Some of us might remember the Netflix series ‘Squid Game’. Okay, more like all of us. The South Korean show was a global phenomenon; streamed for over two billion hours, generating a revenue of over $1 billion, and among other things, spawned a digital token aptly named “Squid Game Token”. No surprises when it attracted immediate attention. It was trading at less than a dollar at its ICO (initial coin offering, similar to initial public offering in the world of stocks) but peaked at over $2,861, at one point! It made investors millionaires within weeks — sounds too good to be true?

It was! The anonymous creators of the Squid Game token sold their entire holdings within minutes when it reached the all-time-high. The token nosedived from over $2800 to nada in less than 9 minutes, leaving investors with nothing but memories of the millions they had made — pretty much like the contestants in the viral TV series.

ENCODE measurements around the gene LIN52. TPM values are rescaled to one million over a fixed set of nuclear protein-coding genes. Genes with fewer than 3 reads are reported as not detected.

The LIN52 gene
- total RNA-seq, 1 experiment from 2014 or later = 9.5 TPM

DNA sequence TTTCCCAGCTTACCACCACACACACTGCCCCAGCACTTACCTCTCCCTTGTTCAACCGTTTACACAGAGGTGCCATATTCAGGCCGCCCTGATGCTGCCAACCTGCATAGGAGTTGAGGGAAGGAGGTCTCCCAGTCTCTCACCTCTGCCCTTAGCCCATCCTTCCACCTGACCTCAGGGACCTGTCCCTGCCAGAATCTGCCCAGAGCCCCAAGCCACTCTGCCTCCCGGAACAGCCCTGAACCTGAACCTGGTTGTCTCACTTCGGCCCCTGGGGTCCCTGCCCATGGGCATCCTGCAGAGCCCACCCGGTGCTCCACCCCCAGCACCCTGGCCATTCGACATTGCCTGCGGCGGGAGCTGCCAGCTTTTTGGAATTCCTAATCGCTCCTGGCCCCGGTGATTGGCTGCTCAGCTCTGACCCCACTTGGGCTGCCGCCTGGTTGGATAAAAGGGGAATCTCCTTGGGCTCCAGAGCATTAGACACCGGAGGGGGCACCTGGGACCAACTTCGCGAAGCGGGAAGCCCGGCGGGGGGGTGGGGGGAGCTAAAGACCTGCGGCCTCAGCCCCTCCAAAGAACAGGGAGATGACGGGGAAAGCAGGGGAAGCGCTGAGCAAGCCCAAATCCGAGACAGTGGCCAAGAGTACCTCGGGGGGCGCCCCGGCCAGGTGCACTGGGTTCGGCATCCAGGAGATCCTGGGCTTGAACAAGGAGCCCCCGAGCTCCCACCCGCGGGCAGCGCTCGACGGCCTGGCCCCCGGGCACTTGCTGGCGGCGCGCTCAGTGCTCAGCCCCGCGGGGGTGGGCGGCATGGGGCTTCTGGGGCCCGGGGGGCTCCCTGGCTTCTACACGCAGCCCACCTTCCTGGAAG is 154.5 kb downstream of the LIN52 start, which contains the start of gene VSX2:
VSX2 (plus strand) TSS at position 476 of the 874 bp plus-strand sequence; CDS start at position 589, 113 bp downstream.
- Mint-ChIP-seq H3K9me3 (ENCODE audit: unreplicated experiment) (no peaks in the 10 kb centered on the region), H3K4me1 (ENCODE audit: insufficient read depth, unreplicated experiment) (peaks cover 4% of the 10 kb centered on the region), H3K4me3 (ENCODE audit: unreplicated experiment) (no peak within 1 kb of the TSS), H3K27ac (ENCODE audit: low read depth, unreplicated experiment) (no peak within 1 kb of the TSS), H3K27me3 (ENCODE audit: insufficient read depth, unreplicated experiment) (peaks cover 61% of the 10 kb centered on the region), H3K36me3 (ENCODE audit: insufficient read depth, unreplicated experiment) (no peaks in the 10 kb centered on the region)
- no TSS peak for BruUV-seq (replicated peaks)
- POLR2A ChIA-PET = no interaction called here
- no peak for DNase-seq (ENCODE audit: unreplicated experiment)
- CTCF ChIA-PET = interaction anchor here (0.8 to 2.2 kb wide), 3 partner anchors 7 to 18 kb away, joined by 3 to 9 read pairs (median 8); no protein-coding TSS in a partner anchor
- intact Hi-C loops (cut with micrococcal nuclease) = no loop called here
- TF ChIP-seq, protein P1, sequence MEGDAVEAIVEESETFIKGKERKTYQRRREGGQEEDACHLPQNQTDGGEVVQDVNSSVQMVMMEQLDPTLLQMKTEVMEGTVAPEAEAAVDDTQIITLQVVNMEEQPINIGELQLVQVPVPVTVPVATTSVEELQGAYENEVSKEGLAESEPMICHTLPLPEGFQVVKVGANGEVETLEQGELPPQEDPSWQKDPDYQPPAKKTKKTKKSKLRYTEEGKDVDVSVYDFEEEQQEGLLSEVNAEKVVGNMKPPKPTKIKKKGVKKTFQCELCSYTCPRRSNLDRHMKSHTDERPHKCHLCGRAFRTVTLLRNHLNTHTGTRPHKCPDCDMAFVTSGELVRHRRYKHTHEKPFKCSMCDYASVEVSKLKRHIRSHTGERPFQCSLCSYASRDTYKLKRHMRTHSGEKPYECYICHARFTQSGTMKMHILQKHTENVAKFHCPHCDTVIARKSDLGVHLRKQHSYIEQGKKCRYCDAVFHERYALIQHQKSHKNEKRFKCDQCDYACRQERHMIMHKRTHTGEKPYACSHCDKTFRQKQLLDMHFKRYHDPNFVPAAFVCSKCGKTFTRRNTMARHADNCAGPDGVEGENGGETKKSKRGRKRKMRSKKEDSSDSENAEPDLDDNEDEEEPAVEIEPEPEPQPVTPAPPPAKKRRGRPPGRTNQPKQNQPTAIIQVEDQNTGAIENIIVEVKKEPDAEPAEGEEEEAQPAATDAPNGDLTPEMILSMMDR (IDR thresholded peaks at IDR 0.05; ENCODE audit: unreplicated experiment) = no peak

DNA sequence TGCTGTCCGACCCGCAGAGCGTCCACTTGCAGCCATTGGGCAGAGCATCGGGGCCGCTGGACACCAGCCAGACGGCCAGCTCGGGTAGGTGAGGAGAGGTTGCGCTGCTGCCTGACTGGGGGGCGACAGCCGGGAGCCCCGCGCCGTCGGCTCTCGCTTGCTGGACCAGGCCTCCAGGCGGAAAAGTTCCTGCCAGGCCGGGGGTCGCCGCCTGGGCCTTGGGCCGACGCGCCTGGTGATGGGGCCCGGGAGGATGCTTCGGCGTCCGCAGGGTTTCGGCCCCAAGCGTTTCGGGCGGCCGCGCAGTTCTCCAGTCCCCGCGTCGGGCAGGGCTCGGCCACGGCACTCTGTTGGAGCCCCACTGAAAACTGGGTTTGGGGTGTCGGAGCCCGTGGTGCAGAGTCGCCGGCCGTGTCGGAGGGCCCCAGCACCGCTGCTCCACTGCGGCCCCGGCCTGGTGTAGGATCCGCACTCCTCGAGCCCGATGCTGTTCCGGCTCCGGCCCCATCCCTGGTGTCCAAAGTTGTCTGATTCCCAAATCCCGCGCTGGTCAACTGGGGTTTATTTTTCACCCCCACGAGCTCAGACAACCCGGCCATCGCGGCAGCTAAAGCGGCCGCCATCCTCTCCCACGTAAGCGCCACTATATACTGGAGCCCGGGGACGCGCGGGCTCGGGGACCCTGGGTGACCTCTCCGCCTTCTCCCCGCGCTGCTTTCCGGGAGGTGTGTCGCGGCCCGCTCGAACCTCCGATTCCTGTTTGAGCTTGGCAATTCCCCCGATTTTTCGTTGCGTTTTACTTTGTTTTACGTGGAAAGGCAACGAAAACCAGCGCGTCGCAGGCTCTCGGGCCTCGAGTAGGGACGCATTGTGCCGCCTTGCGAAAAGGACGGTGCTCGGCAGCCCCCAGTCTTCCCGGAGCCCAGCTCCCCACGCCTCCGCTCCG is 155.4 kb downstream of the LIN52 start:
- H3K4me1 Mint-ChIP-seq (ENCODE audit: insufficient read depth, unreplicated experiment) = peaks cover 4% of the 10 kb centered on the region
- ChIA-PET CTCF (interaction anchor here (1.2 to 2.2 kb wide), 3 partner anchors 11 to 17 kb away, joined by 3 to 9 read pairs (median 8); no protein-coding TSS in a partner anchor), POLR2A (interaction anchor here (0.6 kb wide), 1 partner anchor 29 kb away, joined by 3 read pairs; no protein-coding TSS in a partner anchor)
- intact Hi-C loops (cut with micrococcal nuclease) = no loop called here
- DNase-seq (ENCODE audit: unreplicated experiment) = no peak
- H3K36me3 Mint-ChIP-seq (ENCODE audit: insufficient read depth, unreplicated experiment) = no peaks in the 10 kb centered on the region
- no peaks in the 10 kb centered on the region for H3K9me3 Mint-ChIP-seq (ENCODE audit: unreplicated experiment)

The trading chart for Squid Game token
Source (Price of Squid Game token in USD)

Despite such hoaxes, the potential use-cases of cryptocurrencies and digital tokens cannot be ignored. One can use it to purchase daily commodities, pay bills, procure services and goods (including a Tesla automobile!) — just as easily as with physical cash. The lack of a third-party results in transparent, indelible transactions that can be carried out internationally. Moreover, being a decentralized currency, users’ identities are protected and decision-making is more inclusive.

In 2022, more businesses will begin embracing the cryptocurrency ecosystem and blockchain technology as a whole. We will see improved smart-contracts, better visibility of transactions, reduced fees, decentralized finance (DeFi) and NFTs (non-fungible tokens) among others, expand the scope of what cryptocurrencies can do. Although there are hurdles that need to be overcome, adoption and innovation in the technology sphere will continue throughout 2022.